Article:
Pitigliano, Italy: The Medieval Village Where Time Stood Still

By Tomasz Lisowski, Adventurous Travels

The whole region of Tuscany is without a doubt idyllic. Picturesque villages, the most visited and historically important towns and cities in the world (for example: Florence, Siena, Pisa), beautiful beaches, and coastal areas. There’s no need to add anything more. However, in the middle of all this, a bit off the beaten path lies Pitigliano. A little village built atop of a massive cliff among the green rolling hills, fields, and woodlands. Peaceful and quiet, it offers some kind of an escape from the noisy tourist crowds.

How to Get to Pitigliano

Pitigliano - surroundings(Tomasz Lisowski, Adventurous Travels)
Pitigliano – surroundings. (Tomasz Lisowski, Adventurous Travels)

Europe has an excellent network of public transport connections, but Pitigliano seems to be an exception from this rule. The best advice would be to drive there. It is located south of Florence (216 km/134 miles), 111 km from Siena (69 miles) and 240 km from Pisa (150 miles). Siena is on the way from Florence so you could stop there to visit this beautiful town going down south to Pitigliano.

I wasn’t lucky enough to be able to drive there so I had no other choice but to use the damn public transport. There is no direct connection from any of the above-mentioned cities, either bus or train.

My time was really limited in Tuscany but I was really stubborn to see Pitigliano at least for a couple of hours. The best option to visit Pitigliano is to go to the town of Grosseto. After all day that I spent in Siena, in the evening, I took a bus to Grosseto (around 8 EUR/10.50 USD) and stayed there overnight. The next morning, I jumped on another bus directly to Grosseto.

Visiting Pitigliano

The Aqueduct (Tomasz Lisowski, Adventurous Travels)
The Aqueduct. (Tomasz Lisowski, Adventurous Travels)

I arrived in Pitigliano very early morning, when the first sun rays started illuminating the village. It looked really stunning. The mighty cliff seemed to have risen unexpectedly out of nowhere among the beautiful lush green scenery. The brownish houses, squeezed tightly on top, together with the rocky wall created a phenomenal contrast with the surroundings.

The climate was clearly cooler than in the rest of Tuscany, and, even though it was June, I still felt cold until the sun heated up the air.

Pitigliano is really small and one day is more than enough to visit everything. There are two main streets around which all the buildings and houses are built. Just follow one of them and you will reach the end of the village on the other side. If you have a chance, do stay overnight so you can admire both the village and the cliff beautifully illuminated after dark.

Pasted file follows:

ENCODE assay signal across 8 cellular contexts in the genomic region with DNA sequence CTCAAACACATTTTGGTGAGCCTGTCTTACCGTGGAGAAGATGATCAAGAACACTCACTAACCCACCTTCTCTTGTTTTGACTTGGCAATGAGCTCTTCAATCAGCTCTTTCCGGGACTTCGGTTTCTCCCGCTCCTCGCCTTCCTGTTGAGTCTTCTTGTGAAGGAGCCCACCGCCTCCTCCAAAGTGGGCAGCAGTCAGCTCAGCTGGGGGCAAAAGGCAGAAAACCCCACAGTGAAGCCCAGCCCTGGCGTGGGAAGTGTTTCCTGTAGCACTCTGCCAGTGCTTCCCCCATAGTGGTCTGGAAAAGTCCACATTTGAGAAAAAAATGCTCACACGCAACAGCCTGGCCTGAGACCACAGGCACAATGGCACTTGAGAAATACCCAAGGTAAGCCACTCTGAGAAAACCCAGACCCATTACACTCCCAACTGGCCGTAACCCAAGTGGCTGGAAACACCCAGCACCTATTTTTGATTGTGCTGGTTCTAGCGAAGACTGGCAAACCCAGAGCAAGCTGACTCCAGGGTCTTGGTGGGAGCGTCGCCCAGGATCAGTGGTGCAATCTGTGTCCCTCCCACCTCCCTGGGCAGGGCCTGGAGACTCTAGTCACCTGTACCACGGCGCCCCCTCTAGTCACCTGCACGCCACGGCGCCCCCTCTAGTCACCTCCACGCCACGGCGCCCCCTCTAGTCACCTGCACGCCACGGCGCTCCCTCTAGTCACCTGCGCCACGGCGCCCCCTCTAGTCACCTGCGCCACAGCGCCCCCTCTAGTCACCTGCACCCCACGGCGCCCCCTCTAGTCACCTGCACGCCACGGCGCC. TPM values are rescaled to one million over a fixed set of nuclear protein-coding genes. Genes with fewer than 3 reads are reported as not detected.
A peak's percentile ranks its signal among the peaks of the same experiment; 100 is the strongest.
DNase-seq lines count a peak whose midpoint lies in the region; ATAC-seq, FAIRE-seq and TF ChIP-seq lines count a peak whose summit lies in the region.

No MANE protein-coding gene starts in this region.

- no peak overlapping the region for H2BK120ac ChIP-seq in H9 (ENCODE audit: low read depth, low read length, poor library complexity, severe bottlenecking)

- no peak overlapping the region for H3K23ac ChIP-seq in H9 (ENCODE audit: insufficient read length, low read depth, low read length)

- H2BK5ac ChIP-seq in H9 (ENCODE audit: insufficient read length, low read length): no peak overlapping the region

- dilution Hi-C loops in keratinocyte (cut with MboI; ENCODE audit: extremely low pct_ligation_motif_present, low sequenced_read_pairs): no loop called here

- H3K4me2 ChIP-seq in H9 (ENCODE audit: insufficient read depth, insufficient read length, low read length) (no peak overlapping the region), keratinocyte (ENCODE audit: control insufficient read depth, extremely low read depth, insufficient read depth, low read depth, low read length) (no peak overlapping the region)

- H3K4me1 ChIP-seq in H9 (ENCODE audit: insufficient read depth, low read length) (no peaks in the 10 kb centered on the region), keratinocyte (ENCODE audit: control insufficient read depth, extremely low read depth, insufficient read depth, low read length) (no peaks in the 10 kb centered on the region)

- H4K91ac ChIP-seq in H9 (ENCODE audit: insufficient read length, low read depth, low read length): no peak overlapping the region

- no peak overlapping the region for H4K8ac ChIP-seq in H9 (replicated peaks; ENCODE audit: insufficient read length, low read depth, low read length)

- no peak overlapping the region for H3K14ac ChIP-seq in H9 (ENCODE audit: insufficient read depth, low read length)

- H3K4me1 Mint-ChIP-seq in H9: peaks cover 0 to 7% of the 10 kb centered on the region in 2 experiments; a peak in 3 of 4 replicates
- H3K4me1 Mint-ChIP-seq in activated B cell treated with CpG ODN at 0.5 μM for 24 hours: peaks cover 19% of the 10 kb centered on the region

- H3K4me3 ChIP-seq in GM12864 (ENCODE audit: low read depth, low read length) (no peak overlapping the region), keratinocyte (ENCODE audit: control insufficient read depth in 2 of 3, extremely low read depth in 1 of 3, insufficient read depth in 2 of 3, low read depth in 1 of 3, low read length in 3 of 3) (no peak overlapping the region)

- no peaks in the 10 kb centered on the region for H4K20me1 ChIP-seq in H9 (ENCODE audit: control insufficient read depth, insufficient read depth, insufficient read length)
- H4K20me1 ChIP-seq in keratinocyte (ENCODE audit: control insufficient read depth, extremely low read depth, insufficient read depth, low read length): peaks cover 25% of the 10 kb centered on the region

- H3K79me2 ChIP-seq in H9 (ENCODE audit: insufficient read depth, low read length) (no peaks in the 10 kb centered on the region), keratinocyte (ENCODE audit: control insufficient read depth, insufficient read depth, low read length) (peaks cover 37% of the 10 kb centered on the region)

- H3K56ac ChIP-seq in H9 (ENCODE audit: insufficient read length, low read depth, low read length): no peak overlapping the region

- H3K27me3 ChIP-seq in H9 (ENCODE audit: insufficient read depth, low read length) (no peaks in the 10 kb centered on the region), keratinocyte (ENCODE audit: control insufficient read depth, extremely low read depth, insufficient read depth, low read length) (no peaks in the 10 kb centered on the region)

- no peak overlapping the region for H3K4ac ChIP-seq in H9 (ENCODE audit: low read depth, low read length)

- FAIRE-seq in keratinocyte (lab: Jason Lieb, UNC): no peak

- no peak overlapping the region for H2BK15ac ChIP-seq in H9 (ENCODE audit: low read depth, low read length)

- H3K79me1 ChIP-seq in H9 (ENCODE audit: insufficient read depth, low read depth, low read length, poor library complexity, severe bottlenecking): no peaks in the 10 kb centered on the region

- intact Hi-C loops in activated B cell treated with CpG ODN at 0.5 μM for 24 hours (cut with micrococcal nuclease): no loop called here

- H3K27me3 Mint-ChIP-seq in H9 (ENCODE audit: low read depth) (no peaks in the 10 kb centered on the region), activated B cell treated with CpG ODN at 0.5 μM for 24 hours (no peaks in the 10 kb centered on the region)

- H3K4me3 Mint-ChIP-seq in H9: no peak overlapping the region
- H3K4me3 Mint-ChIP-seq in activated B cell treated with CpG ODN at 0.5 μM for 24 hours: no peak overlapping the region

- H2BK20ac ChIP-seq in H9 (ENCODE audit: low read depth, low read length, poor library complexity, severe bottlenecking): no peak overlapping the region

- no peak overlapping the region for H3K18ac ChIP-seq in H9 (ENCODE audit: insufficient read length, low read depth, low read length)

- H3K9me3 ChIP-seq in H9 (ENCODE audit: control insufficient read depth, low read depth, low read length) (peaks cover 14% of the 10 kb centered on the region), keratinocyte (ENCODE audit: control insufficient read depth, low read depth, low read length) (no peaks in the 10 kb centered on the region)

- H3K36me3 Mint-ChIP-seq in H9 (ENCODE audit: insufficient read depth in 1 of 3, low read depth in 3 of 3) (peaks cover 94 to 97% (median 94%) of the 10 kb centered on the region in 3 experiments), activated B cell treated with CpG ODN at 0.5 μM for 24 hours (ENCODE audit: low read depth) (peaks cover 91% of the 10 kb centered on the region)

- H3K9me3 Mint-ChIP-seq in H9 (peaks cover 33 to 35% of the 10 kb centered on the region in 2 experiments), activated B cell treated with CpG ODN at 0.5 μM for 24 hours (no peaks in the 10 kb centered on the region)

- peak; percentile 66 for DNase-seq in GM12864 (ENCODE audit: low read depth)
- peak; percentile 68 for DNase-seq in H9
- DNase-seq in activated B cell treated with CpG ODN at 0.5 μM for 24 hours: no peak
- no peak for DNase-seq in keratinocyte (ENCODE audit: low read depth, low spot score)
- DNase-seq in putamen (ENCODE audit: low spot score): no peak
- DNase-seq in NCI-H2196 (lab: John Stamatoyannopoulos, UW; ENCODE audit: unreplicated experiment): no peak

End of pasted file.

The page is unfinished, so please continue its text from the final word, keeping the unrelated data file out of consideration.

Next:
Buildings and Monuments

Little narrow street (Tomasz Lisowski, Adventurous Travels)
Little narrow street. (Tomasz Lisowski, Adventurous Travels)

You are in Italy, so it goes without saying that you will encounter numerous historical buildings, churches, and monuments. First of them, right at the beginning of Pitigliano, is the Medicean Aqueduct. It was constructed in the 16 century to get water to the town from the nearby river. Further on, right beside the aqueduct you will find the Archeological Museum.

Just before you enter the village, note the Palazzo Orsini at the Piazza Garibaldi. It dates back to the medieval ages with later influences of the following eras. Nowadays, the whole complex houses museums and a town hall.

Keep going on and now you can admire beautiful, narrow streets and alleys interspersed with little local shops and cafes. There is also a Jewish Museum in the center of Pitigliano. It’s worth mentioning that Pitigliano was once called “Little Jerusalem.”

Little narrow street (Tomasz Lisowski, Adventurous Travels)
Little narrow street. (Tomasz Lisowski, Adventurous Travels)

There are two parallel little streets that begin at the Piazza della Repubblica—Via Zuccarelli and Via Roma. Both lead to the other end of Pitigliano. Follow the first one and then do a loop and come back down the other street.

At the end of Via Roma, there is the beautiful church of Santa Maria with a fountain where you can refill your bottle of water or just drink it. Right after the church, you enter Piazza San Gregorio. The main cathedral of Pitigliano is situated here —The Saint Peter and Paul Cathedral.

In this piazza, you can find some of the best restaurants (cheaper than near Piazza della Repubblica). Try some wild boar dishes famous for this region!

The Best View of Pitigliano

The view (Tomasz Lisowski, Adventurous Travels)
The view. (Tomasz Lisowski, Adventurous Travels)

After a delicious meal in one of the medieval restaurants, and after doing the “loop walk,” come out of the old town and go to the new part of the village. It’s situated on the opposite side of the cliff and it offers the best views over Pitigliano from outside. I could sit on one of the benches and just stare at it forever.

Another great view point is alongside the main road to Pitigliano. Unfortunately, public buses don’t stop there, it’s quite far from the town center and walking up that road is pretty dangerous—it’s steep, has many sharp turns, and there is no pavement or sidewalk whatsoever. There is a cliff wall instead. In spite of all this, I ventured out of Pitigliano, got to that view point walking, and took some amazing photos. However, if you want to spend your time in Pitigliano in peace, stress-free, I wouldn’t recommend such a walk.

Copyright © 2014 by Adventurous Travels. This article was written by Tomasz Lisowski and originally published at www.adventurous-travels.com